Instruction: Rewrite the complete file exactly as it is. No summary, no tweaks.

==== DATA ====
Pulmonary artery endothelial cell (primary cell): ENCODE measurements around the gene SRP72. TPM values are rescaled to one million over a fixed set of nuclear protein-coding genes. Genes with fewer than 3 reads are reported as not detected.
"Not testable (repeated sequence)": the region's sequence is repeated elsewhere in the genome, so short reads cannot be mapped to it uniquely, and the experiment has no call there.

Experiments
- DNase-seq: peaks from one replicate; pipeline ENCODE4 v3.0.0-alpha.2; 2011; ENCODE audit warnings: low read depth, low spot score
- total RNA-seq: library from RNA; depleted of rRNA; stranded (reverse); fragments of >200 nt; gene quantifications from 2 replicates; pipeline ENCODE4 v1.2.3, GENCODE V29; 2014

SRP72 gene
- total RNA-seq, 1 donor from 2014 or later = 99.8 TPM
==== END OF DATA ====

Pulmonary artery endothelial cell (primary cell): ENCODE measurements around the gene SRP72. TPM values are rescaled to one million over a fixed set of nuclear protein-coding genes. Genes with fewer than 3 reads are reported as not detected.
"Not testable (repeated sequence)": the region's sequence is repeated elsewhere in the genome, so short reads cannot be mapped to it uniquely, and the experiment has no call there.

Experiments
- DNase-seq: peaks from one replicate; pipeline ENCODE4 v3.0.0-alpha.2; 2011; ENCODE audit warnings: low read depth, low spot score
- total RNA-seq: library from RNA; depleted of rRNA; stranded (reverse); fragments of >200 nt; gene quantifications from 2 replicates; pipeline ENCODE4 v1.2.3, GENCODE V29; 2014

SRP72 gene
- total RNA-seq, 1 donor from 2014 or later = 99.8 TPM